On August 5, 2015, the toxic secrets of the Gold King Mine high in Colorado’s San Juan Mountains spilled forth.

Crews accidentally breached a man-made plug holding back dozens of years of mine wastes. Within hours, three million gallons of heavy metals-laden wastewater spilled into area watersheds and through downstream towns and farms.

The Animas and San Juan Rivers ran a sickly mustard-yellow for days and were closed to all human entry.

Rafting and swimming stopped at the peak of late summer. Residents of towns like Durango stared at the Animas in apprehension and wondered if they could ever play in it again.

Downstream, the alarm was much more profound. Native peoples who believed the San Juan to be sacred and used it to grow their crops saw the colored water as a grave threat to their lives.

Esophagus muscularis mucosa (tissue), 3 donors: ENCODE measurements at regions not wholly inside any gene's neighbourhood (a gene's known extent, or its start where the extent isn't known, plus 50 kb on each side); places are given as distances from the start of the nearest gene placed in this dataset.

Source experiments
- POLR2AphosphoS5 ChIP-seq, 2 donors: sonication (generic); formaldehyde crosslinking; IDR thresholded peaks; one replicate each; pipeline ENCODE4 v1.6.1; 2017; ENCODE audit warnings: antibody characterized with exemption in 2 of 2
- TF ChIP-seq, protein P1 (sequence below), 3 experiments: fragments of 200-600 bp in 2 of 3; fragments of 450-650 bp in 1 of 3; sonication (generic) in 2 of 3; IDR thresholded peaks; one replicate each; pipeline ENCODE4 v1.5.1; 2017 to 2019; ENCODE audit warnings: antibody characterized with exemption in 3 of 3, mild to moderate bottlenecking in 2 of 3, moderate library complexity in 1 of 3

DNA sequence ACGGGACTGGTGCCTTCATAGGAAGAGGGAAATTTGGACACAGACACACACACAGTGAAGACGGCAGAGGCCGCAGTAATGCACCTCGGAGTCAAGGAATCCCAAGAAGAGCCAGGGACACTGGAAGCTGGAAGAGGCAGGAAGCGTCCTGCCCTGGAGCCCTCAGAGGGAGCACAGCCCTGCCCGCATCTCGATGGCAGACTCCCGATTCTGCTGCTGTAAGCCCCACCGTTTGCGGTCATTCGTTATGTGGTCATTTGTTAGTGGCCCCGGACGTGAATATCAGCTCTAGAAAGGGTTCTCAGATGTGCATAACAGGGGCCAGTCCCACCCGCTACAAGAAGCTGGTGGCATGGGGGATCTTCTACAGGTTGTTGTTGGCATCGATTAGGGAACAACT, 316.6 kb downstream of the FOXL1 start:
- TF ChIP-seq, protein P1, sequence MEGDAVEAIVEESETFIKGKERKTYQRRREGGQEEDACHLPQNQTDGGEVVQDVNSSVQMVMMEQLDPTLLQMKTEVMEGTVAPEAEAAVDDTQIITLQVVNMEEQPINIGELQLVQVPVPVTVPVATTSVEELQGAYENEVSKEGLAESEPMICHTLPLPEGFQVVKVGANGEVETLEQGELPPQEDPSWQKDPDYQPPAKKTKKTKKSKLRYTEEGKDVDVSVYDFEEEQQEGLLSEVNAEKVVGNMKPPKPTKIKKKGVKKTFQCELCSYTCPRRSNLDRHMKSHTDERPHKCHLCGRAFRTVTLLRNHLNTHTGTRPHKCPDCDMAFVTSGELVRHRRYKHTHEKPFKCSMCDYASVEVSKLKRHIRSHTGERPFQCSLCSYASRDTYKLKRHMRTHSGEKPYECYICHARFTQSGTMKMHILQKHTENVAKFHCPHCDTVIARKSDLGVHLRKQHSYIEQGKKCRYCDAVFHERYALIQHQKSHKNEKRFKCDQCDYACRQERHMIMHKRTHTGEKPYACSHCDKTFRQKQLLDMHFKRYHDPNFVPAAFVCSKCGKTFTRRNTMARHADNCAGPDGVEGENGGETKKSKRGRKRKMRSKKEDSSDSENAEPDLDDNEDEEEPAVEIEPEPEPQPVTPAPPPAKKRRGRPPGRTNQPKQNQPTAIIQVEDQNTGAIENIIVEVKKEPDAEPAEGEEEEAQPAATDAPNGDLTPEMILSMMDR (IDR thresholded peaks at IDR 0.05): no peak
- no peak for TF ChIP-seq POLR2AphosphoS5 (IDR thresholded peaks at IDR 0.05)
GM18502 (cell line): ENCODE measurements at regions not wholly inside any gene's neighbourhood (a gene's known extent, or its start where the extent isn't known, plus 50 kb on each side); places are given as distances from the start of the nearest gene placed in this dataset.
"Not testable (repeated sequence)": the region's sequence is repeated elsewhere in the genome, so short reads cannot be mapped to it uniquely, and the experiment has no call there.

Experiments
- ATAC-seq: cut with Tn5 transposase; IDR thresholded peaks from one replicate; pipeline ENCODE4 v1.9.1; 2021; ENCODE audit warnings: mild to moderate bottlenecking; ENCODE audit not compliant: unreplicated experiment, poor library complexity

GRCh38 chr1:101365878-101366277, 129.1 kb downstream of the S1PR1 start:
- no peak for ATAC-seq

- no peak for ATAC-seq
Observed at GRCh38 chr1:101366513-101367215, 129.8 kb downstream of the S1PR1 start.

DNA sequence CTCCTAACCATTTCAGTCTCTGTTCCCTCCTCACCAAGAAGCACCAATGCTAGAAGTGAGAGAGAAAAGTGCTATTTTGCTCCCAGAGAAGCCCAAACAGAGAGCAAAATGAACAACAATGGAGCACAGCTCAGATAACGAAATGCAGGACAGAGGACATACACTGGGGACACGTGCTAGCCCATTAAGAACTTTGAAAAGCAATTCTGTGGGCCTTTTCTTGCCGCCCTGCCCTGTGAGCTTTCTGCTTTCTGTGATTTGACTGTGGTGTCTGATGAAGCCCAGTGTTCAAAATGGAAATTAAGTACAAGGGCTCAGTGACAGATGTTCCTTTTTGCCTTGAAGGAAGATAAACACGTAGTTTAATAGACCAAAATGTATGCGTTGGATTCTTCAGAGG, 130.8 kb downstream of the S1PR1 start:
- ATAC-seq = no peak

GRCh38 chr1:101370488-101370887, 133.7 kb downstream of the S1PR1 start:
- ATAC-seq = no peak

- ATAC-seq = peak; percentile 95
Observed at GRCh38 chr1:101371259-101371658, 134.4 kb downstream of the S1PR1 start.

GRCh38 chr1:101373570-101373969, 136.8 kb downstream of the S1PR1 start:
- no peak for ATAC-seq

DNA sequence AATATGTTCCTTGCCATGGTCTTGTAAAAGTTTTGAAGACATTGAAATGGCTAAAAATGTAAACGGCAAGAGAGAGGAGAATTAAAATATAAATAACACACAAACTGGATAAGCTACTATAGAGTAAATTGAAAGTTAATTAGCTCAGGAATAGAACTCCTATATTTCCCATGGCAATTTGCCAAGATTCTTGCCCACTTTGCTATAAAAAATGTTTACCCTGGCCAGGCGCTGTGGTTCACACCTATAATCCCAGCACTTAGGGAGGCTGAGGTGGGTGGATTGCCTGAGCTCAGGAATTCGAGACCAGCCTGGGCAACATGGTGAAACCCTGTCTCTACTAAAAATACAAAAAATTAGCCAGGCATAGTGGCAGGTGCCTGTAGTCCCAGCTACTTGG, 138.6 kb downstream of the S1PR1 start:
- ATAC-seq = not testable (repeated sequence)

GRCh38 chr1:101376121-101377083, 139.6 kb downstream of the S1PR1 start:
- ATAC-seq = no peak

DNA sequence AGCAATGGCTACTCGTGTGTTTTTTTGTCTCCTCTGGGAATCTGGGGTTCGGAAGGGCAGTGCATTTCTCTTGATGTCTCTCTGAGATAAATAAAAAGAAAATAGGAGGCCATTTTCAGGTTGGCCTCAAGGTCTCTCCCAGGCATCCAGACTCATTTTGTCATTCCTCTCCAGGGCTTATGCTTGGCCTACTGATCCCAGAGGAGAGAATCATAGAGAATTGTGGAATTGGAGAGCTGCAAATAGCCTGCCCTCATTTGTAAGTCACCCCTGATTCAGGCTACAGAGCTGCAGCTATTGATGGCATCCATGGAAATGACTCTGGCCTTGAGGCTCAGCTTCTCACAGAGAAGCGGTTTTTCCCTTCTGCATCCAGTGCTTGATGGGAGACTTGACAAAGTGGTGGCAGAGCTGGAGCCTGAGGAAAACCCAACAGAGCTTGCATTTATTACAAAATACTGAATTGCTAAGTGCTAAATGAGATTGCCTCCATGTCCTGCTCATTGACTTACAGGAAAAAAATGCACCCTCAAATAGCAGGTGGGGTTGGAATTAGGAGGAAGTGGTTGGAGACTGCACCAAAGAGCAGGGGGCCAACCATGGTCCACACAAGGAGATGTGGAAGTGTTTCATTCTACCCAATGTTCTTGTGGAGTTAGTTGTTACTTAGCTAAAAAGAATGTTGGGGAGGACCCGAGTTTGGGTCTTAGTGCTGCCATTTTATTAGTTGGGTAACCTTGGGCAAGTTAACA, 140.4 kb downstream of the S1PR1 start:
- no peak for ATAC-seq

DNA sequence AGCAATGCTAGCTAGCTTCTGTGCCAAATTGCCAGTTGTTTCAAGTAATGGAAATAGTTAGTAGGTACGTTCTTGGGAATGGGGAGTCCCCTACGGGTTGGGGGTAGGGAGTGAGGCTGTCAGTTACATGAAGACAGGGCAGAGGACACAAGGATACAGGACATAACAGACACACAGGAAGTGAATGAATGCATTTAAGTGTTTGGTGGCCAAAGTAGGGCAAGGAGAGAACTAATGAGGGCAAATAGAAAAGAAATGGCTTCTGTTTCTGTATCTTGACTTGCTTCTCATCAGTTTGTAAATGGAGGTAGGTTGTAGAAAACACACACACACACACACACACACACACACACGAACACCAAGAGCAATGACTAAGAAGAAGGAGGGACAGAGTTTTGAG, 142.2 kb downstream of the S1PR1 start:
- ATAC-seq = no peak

The circumstances that led to the Gold King Mine “blowout,” as it’s called, are complex and stretch back more than a century.

Author Jonathan Thompson has attempted to tie it all together in his book River of Lost Souls: The Science, Politics, and Greed Behind the Gold King Mine Disaster.

Thompson is an award-winning environmental journalist who writes for High Country News.

As a Durango native, his proximity to this subject is particularly close. He also worked for years at The Silverton Standard, the newspaper in the isolated former mining town downstream from the Gold King.

See a slideshow of pictures from the Gold King Mine Spill:

I was a Durango resident when the Gold King spill happened. I lived four blocks from the Animas and still remember my shock when I first saw that ominous, almost-alien, mustard-hued water.

Not long after the spill, I interviewed Thompson for public radio station KSUT Four Corners Public Radio. Three years later, Thompson and I met in the studios of KBUT in Crested Butte to discuss his new book and review what’s happened at the Gold King site and affected downstream areas since the spill.

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